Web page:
Current US popularity rank: #296
2016 US popularity rank: #211
Switch around the sounds in chart-topping Sophia, and you’ll nearly arrive at Fiona. A literary Scottish invention, Fiona became famous to an entire generation as the ogre-princess in Shrek, voiced by Cameron Diaz. Despite sounding very much like a traditional name, Fiona first appeared in the US Top 1000 in the 1990s – very recent history! Shameless and Nurse Jackie have named characters Fiona, but the original famous Fiona might be Brigadoon’s time-warped daughter, first introduced by the 1947 Broadway musical, and later by the 1954 film.
Current US popularity rank: #155
2016 US popularity rank: #188
The patron saint of Paris, Genevieve combines sophistication with a sprightly sound. Nickname-rich and almost considered a classic, this name makes a great substitute for Madeline or a sister to Charlotte. French names for girls always fare well in the US, and yet Genevieve isn’t quite the runaway success you might expect. It has quietly climbed the charts over the last dozen years. But that’s a far cry from the 1910s, when it ranked in the Top 100. Take it as proof that the name will stand the test of time.
Current US popularity rank: #112
2016 US popularity rank: #108
Quick: think of a literary surname name that begins with H, and was boosted by a recent bestseller. Nope, it’s not Harper. Instead, Hadley comes from The Paris Wife, a fictionalized account of Ernest and Hadley Hemingway’s life in Europe. The first Mrs. Hemingway was born Elizabeth Hadley Richardson, but known by her middle. Hadley fits neatly into our Hailey-Harlow moment, an H surname name for a girl with a link to an intriguing part of literary history.
Current US popularity rank: #286
2016 US popularity rank: #293
Celebrities put Haven on parents’ radar. It’s the name of Jessica Alba’s second daughter, born in 2011. But the name was on the popularity charts since the 1990s, a virtuous word name that shares sounds with favorites like Ava and Hailey. With Old English roots, Haven isn’t a vintage name by any means, but it feels like one that will endure.
Current US popularity rank: #265
2016 US popularity rank: #279
Jane feels like an every-girl name, but it’s not. You’re more likely to meet a Skylar or a Brooklyn. Spare and frills-free Jane combines the sensibility of modern unisex names like Kai with the classic status of Eleanor. Janie makes for a cute name, right at home on the playground with Sadie and Ellie. Plus, what girl wouldn’t like to share her given name with Jane Austen? Nineteenth century activist Jane Addams and world-renowned scientist Jane Goodall serve as more examples of women of accomplishment.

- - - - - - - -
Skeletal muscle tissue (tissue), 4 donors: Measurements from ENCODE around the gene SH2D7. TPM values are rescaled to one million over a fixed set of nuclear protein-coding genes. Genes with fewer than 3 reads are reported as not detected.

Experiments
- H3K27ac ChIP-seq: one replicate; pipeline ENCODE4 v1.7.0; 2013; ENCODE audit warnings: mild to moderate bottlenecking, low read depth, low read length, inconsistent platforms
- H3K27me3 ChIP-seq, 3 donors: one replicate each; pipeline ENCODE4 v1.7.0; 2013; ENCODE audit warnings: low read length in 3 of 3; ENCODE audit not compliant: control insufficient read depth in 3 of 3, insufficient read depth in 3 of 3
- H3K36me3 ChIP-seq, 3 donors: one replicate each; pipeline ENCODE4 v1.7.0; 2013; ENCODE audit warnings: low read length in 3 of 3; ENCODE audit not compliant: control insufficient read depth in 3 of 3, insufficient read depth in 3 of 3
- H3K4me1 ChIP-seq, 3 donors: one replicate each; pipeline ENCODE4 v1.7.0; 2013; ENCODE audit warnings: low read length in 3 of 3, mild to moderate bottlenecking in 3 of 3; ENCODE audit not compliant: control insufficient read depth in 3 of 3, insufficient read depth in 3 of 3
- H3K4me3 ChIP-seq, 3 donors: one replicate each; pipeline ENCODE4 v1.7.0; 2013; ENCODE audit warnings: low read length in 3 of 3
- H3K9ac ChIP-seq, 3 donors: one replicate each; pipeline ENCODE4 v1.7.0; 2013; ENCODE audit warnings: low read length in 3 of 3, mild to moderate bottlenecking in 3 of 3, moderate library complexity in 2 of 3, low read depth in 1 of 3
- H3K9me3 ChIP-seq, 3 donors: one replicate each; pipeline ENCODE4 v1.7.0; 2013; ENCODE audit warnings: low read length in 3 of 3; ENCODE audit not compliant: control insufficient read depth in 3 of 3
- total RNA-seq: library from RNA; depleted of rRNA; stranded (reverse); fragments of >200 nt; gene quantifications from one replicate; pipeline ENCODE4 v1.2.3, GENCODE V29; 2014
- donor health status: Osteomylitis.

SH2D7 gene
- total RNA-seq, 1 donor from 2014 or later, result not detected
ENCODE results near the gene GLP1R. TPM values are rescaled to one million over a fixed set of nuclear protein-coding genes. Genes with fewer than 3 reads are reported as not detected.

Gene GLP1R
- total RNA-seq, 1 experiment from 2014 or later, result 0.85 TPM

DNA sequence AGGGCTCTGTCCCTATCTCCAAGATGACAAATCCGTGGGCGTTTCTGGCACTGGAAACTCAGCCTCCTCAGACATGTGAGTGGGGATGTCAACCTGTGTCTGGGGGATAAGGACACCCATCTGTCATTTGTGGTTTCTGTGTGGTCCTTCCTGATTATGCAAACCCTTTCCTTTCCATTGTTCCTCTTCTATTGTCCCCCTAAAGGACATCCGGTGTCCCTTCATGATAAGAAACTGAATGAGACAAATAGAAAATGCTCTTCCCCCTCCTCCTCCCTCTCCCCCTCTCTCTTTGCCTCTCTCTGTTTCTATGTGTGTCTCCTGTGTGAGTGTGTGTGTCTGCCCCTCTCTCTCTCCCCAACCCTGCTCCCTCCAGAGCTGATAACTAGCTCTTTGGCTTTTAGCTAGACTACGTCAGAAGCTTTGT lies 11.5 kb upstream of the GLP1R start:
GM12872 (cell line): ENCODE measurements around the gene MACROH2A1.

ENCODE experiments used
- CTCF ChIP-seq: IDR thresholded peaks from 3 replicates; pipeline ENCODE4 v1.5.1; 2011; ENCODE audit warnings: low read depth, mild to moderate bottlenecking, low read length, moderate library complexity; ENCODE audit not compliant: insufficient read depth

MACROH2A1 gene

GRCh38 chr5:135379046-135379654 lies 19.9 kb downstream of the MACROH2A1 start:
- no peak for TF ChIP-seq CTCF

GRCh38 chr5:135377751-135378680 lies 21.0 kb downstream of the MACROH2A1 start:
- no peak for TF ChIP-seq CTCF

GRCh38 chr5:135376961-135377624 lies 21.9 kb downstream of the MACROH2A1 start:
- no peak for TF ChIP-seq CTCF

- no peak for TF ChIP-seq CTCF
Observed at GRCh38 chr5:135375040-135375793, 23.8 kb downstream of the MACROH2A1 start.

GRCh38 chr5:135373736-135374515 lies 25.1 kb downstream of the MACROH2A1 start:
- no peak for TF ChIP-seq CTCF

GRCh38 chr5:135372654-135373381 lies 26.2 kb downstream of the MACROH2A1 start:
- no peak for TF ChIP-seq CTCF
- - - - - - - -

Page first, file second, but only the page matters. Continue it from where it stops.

Current US popularity rank: #72
2016 US popularity rank: #114
Joseph belongs with the boys’ names never out of style. But Josephine has long been less popular in the US. Like Genevieve, it ranked in the Top 100 in the early twentieth century, but is only now being rediscovered. Chock full of nicknames, Josephine could appeal to parents who love Eleanor, or maybe families after a formal name for Josie or Jo. Another bonus? Little Women’s strong-willed March sister Jo was born Josephine, too.
Current US popularity rank: #413
2016 US popularity rank: #231
Call Katherine a classic, and Kaitlyn a 1990s favorite. Where does that leave Kate? With the sweet spot girl names, of course! Sure, you’ll have to answer “is it short for …” But that’s a small hassle compared to spelling Caitlin/Katelyn/Catelynn every time. Kate feels retro – think Cole Porter music Kiss Me, Kate – and powerful – think Kate Middleton, or maybe Katharine Hepburn – often known as Kate. (The Connecticut performing arts center named for Ms. Hepburn is called The Kate.) Kate could be a sister for Lucy or Blair, a name that spans styles effortlessly.
Current US popularity rank: #293
2016 US popularity rank: #276
Lena might be short for a longer name ending with those sounds, but really, this one stands on its own. Sleek and stylish, and beautifully portable across language barriers, Lena is familiar throughout Europe. Pick your famous Lena: Dunham if you’re a Girls fan, Horne if you’re more into the legendary singer. Lena sounds like a perfect substitute for Ava, a simple, straightforward choice with a dash of glam. In the US, Lena always rhymes with Tina and Gina. It’s worth noting that the English favor a different pronunciation – Layna.
Current US popularity rank: #125
2016 US popularity rank: #139
Margaret belongs with the venerable classics, every bit as buttoned-up as Elizabeth, Eleanor, or Katherine. And yet it hits the sweet spot because it remains far less common than any of those three traditional favorites. Odds are good that you know a Margaret, and that’s she’s well out of preschool. That’s why this one makes the sweet spot girl names list. Can you imagine a name more immediately recognized – and yet so seldom heard? With nicknames galore, from Peggy to Meg to Pearl – as well as fellow sweet spot name Daisy – Margaret makes for a shape-shifting name.
Current US popularity rank: #133
2016 US popularity rank: #126
Yes, Mary! As with Margaret, you know a few Marys. But chances are that those Marys are older. Probably much older, like 40-something plus. After reigning as the top name for girls in the US for decades, parents cooled to naming their daughters Mary during the 1970s, and the trend continued. Mary left the US Top 100 after 2008. That’s precisely why Mary belongs with sweet spot girl names. In a sea of parents debating if Madelyn is more distinctive than Bella, it’s actually Mary that stands out as fresh and new.
Current US popularity rank: #54
2016 US popularity rank: #74
An Old Testament name, Naomi has a Hebrew origin. It means pleasantness. While it’s appeared in the US Top 1000 every year since the data was first released in 1880, the name has enjoyed a resurgence in the last decade. That’s a hallmark of a sweet spot name – one equally appropriate for a little girl or a grown woman, a name that feels vintage and current at the same time.
Current US popularity rank: #247
2016 US popularity rank: #314